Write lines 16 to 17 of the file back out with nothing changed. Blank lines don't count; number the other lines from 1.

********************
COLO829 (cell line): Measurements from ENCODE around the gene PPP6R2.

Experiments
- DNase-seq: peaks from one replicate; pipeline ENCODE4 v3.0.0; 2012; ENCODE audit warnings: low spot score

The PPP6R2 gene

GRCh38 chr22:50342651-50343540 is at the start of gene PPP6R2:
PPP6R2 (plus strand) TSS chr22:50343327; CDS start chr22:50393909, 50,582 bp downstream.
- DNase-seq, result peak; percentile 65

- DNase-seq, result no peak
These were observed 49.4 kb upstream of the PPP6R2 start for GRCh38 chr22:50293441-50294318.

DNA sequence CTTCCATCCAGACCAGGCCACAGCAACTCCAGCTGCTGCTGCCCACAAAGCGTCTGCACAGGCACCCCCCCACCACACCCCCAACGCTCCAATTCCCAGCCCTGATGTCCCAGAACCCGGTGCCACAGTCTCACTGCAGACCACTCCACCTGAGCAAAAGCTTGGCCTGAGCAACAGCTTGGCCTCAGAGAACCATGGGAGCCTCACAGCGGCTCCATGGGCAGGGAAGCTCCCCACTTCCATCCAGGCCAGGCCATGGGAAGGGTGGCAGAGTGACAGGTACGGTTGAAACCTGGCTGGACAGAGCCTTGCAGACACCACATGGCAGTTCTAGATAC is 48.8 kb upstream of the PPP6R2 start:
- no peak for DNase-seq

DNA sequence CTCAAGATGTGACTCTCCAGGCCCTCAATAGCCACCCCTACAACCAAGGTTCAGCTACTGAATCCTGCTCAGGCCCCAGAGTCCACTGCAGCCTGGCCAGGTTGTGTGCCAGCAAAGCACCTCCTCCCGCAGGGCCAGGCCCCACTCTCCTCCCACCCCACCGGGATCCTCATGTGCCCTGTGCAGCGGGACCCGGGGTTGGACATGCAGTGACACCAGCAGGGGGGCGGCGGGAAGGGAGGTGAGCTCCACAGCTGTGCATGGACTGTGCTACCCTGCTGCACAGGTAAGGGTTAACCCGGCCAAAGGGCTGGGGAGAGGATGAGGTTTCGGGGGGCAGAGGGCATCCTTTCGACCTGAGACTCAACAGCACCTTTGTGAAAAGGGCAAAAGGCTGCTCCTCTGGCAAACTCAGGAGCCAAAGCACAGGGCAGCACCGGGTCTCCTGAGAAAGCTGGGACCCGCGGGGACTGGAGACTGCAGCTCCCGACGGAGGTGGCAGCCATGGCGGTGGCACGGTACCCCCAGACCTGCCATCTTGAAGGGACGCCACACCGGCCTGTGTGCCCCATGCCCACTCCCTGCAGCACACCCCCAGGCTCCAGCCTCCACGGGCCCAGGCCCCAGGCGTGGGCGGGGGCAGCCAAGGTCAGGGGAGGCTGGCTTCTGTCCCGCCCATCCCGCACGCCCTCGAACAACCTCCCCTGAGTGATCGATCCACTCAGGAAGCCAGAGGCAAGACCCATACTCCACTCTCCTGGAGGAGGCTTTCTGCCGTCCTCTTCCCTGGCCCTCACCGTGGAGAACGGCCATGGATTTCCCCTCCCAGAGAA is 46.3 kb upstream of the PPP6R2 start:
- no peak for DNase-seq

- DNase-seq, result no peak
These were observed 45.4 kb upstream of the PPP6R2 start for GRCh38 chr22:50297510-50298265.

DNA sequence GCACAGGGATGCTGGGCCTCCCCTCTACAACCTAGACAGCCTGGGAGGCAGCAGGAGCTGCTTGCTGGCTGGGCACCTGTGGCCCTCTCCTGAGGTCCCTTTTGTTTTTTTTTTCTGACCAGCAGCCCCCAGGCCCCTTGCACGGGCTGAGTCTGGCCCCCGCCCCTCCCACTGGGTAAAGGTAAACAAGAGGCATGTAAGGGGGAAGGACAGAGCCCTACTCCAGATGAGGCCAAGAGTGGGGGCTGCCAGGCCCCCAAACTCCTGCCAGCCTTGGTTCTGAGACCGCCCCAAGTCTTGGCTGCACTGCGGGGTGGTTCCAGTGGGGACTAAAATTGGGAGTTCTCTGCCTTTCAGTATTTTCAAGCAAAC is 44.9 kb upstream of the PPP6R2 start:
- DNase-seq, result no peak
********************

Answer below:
DNA sequence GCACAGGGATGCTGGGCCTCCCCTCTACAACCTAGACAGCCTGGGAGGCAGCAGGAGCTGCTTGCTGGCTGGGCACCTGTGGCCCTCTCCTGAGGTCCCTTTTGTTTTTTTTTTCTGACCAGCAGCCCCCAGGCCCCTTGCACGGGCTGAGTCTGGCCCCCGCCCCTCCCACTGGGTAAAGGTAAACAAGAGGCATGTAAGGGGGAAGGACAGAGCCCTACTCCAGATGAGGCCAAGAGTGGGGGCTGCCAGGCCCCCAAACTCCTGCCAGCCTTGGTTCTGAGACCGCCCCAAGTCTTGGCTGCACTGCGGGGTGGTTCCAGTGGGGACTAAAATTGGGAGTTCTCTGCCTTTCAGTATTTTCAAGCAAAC is 44.9 kb upstream of the PPP6R2 start:
- DNase-seq, result no peak